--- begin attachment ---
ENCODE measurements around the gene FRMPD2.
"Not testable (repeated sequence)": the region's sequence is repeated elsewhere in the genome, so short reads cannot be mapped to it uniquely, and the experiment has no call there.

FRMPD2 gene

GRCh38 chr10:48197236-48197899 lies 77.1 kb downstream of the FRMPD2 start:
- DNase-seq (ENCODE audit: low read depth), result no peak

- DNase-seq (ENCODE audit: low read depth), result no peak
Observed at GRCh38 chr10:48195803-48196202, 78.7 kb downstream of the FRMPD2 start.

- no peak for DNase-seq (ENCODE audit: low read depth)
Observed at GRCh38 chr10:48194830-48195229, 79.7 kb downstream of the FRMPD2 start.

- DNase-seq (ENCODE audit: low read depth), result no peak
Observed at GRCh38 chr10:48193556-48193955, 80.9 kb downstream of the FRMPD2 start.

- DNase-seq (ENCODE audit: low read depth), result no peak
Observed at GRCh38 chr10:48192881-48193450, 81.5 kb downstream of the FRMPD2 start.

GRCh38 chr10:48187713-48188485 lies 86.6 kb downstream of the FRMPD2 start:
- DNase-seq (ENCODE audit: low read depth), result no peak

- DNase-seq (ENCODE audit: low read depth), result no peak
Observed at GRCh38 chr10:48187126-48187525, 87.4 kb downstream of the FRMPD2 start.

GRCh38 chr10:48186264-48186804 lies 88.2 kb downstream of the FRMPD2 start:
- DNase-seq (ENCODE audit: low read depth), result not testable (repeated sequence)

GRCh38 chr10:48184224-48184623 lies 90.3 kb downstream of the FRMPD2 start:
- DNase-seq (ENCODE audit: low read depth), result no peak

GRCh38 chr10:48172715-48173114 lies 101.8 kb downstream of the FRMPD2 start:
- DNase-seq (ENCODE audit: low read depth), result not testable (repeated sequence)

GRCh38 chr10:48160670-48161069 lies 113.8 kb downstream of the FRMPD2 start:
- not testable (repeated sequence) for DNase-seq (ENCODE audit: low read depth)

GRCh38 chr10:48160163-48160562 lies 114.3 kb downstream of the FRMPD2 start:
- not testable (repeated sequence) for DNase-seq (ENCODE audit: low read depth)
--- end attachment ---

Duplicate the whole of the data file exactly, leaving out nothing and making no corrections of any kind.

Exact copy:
ENCODE measurements around the gene FRMPD2.
"Not testable (repeated sequence)": the region's sequence is repeated elsewhere in the genome, so short reads cannot be mapped to it uniquely, and the experiment has no call there.

FRMPD2 gene

GRCh38 chr10:48197236-48197899 lies 77.1 kb downstream of the FRMPD2 start:
- DNase-seq (ENCODE audit: low read depth), result no peak

- DNase-seq (ENCODE audit: low read depth), result no peak
Observed at GRCh38 chr10:48195803-48196202, 78.7 kb downstream of the FRMPD2 start.

- no peak for DNase-seq (ENCODE audit: low read depth)
Observed at GRCh38 chr10:48194830-48195229, 79.7 kb downstream of the FRMPD2 start.

- DNase-seq (ENCODE audit: low read depth), result no peak
Observed at GRCh38 chr10:48193556-48193955, 80.9 kb downstream of the FRMPD2 start.

- DNase-seq (ENCODE audit: low read depth), result no peak
Observed at GRCh38 chr10:48192881-48193450, 81.5 kb downstream of the FRMPD2 start.

GRCh38 chr10:48187713-48188485 lies 86.6 kb downstream of the FRMPD2 start:
- DNase-seq (ENCODE audit: low read depth), result no peak

- DNase-seq (ENCODE audit: low read depth), result no peak
Observed at GRCh38 chr10:48187126-48187525, 87.4 kb downstream of the FRMPD2 start.

GRCh38 chr10:48186264-48186804 lies 88.2 kb downstream of the FRMPD2 start:
- DNase-seq (ENCODE audit: low read depth), result not testable (repeated sequence)

GRCh38 chr10:48184224-48184623 lies 90.3 kb downstream of the FRMPD2 start:
- DNase-seq (ENCODE audit: low read depth), result no peak

GRCh38 chr10:48172715-48173114 lies 101.8 kb downstream of the FRMPD2 start:
- DNase-seq (ENCODE audit: low read depth), result not testable (repeated sequence)

GRCh38 chr10:48160670-48161069 lies 113.8 kb downstream of the FRMPD2 start:
- not testable (repeated sequence) for DNase-seq (ENCODE audit: low read depth)

GRCh38 chr10:48160163-48160562 lies 114.3 kb downstream of the FRMPD2 start:
- not testable (repeated sequence) for DNase-seq (ENCODE audit: low read depth)